I post my videos and vlogs to multiple websites - YouTube, LiveVideo, and iFilm. I do this to get as much exposure as possible - and because I don't like to leave an audience behind. I mean, I'm not one to leave old viewers behind just because my own personal preferences change. Now, originally, I had started uploading my videos to iFilm - as I had some odd nostalgia for them from my old viewing habits in 1999.
Well, no more.
My most recent vlog entry was rejected. Why on earth was it rejected do you ask? Because, and I'm not joking here, "Copyrighted Music." Here's the e-mail they sent me:
Your video "Vlog #24 - Bowling!" has not met IFILM's standards for User Video.
Common reasons for rejection of video uploads include:
i. incompatible file format
ii. copyright infringement
iii. pornographic or obscene video
I'll give you a moment to pick your collective jaws up off the floor. Now, for those of you who watched my last Vlog (#24 - Bowling!) will notice that the only music in the entire video is by To Slay Zombie Newton. You know, Vomit Hat Steve, Wurm and Keanu's band? You know, the guys who said "Go ahead and use our music in your vlogs whenever you want!" So, somehow iFilm magically decided, without consulting anyone nor being asked by anyone, that I was illegally using music in that vlog.
This is the reply I shot back to iFilm:
I uploaded a video of mine ("Vlog #24 - Bowling!") under my Traegorn username.
The video was rejected for "Copyrighted Music."
I find that incredible, as the music in the video is written and performed by some good friends of mine who have given me permission to use their music in my videos. Please explain to me by what standard this was rejected, and how on earth I'm supposed to upload videos with music that I've gotten legitimate permission to use?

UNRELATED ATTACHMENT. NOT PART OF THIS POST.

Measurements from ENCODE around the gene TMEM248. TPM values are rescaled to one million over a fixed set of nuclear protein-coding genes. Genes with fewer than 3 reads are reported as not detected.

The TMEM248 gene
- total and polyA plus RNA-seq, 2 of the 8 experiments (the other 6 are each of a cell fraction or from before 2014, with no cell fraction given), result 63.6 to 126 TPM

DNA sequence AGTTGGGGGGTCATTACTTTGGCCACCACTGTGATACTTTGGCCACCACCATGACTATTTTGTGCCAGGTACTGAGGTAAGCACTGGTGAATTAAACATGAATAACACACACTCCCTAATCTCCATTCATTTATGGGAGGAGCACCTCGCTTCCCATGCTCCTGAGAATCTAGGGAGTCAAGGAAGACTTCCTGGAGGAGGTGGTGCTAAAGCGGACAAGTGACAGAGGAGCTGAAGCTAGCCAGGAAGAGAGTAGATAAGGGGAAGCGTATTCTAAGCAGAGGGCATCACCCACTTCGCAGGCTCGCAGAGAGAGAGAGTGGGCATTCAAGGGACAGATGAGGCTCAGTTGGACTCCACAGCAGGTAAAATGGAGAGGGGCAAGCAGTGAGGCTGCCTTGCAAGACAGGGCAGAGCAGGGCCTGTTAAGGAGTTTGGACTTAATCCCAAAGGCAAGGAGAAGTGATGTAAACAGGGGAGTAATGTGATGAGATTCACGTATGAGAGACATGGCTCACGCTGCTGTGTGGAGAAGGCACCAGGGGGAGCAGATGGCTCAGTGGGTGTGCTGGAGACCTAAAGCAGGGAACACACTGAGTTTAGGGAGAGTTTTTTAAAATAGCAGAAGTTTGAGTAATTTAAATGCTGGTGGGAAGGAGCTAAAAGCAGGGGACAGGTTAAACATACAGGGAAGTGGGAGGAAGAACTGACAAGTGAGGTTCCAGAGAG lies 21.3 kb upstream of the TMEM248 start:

Unless I get an apology and they reinstate the video - screw iFilm. I'm not wasting time on their site, their crappy uploader, and terrible interface. I think what's frustrating is that there is ZERO mechanism to claim that your music is legitimate. I mean, on the uploader form, I clicked that I agreed that I had the legal right to distribute the content in the video. I told them outright that nothing in the video violated the law - but they still didn't believe me. It's not like they were contacted by anyone - TSZN isn't exactly represented by a major music label here. It's just the band - who know I use the music - and me. No one else.
So, screw iFilm. I'll stick to YouTube and LiveVideo - both sites which have better interfaces, actual communities, and policies that don't treat me like a criminal when I'm actually following the law.
So yeah - I got my demanded apology, and they restored my video. So, I take back any mean things I said about them - as they actually did right in the end. While I'll never know what exactly they thought was playing in the video, the fact that they were willing to actually listen to an e-mail and do right means a lot in my book.
I guess I will stick to iFilm after all... *grins*
Hey, this is meep. I just wanted to state that while I do agree that a ten-year-old's testimony seems unusual, the case made by the plaitiff's in the case you listed at the bottom of the page does suggest that she may, indeed, be useful to the case. I'm not sure on their facts as I hardly believe it would take years to download 1288 songs, but I think they actually have a good case in this instance. I know I'm backing the punks, but from a strictly legal standpoint I have to agree with the plaintiffs.
That said I'd fight any attempt to make my daughter testify, too.